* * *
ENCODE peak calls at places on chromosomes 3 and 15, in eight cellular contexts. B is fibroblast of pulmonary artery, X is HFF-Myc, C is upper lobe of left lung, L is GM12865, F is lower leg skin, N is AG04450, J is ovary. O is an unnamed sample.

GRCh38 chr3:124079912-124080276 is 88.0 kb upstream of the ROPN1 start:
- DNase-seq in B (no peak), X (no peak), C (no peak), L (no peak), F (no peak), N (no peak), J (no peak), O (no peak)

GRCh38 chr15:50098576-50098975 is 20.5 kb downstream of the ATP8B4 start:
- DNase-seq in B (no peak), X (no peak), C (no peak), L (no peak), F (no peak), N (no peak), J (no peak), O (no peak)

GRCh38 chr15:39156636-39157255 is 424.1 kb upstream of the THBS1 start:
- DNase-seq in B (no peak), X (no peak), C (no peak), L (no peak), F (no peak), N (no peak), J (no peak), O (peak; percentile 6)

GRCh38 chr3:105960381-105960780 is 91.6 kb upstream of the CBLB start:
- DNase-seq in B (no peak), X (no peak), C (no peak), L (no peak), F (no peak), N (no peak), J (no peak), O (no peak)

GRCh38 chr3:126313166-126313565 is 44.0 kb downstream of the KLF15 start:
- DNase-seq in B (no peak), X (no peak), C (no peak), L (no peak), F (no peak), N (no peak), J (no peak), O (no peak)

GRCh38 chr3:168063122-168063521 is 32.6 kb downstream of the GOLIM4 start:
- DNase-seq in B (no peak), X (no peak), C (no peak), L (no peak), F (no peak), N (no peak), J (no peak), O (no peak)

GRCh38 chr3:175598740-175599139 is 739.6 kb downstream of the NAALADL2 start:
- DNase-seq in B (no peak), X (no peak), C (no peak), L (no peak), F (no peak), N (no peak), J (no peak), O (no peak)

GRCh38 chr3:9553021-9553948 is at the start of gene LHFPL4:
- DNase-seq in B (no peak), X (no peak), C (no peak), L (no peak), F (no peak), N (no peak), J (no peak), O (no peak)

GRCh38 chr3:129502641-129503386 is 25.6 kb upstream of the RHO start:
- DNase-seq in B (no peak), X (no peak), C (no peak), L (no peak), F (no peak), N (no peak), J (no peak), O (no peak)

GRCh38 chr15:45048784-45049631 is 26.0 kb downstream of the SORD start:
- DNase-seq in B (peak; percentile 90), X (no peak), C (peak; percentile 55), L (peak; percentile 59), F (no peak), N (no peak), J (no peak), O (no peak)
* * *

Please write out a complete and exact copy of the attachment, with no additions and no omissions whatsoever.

ENCODE peak calls at places on chromosomes 3 and 15, in eight cellular contexts. B is fibroblast of pulmonary artery, X is HFF-Myc, C is upper lobe of left lung, L is GM12865, F is lower leg skin, N is AG04450, J is ovary. O is an unnamed sample.

GRCh38 chr3:124079912-124080276 is 88.0 kb upstream of the ROPN1 start:
- DNase-seq in B (no peak), X (no peak), C (no peak), L (no peak), F (no peak), N (no peak), J (no peak), O (no peak)

GRCh38 chr15:50098576-50098975 is 20.5 kb downstream of the ATP8B4 start:
- DNase-seq in B (no peak), X (no peak), C (no peak), L (no peak), F (no peak), N (no peak), J (no peak), O (no peak)

GRCh38 chr15:39156636-39157255 is 424.1 kb upstream of the THBS1 start:
- DNase-seq in B (no peak), X (no peak), C (no peak), L (no peak), F (no peak), N (no peak), J (no peak), O (peak; percentile 6)

GRCh38 chr3:105960381-105960780 is 91.6 kb upstream of the CBLB start:
- DNase-seq in B (no peak), X (no peak), C (no peak), L (no peak), F (no peak), N (no peak), J (no peak), O (no peak)

GRCh38 chr3:126313166-126313565 is 44.0 kb downstream of the KLF15 start:
- DNase-seq in B (no peak), X (no peak), C (no peak), L (no peak), F (no peak), N (no peak), J (no peak), O (no peak)

GRCh38 chr3:168063122-168063521 is 32.6 kb downstream of the GOLIM4 start:
- DNase-seq in B (no peak), X (no peak), C (no peak), L (no peak), F (no peak), N (no peak), J (no peak), O (no peak)

GRCh38 chr3:175598740-175599139 is 739.6 kb downstream of the NAALADL2 start:
- DNase-seq in B (no peak), X (no peak), C (no peak), L (no peak), F (no peak), N (no peak), J (no peak), O (no peak)

GRCh38 chr3:9553021-9553948 is at the start of gene LHFPL4:
- DNase-seq in B (no peak), X (no peak), C (no peak), L (no peak), F (no peak), N (no peak), J (no peak), O (no peak)

GRCh38 chr3:129502641-129503386 is 25.6 kb upstream of the RHO start:
- DNase-seq in B (no peak), X (no peak), C (no peak), L (no peak), F (no peak), N (no peak), J (no peak), O (no peak)

GRCh38 chr15:45048784-45049631 is 26.0 kb downstream of the SORD start:
- DNase-seq in B (peak; percentile 90), X (no peak), C (peak; percentile 55), L (peak; percentile 59), F (no peak), N (no peak), J (no peak), O (no peak)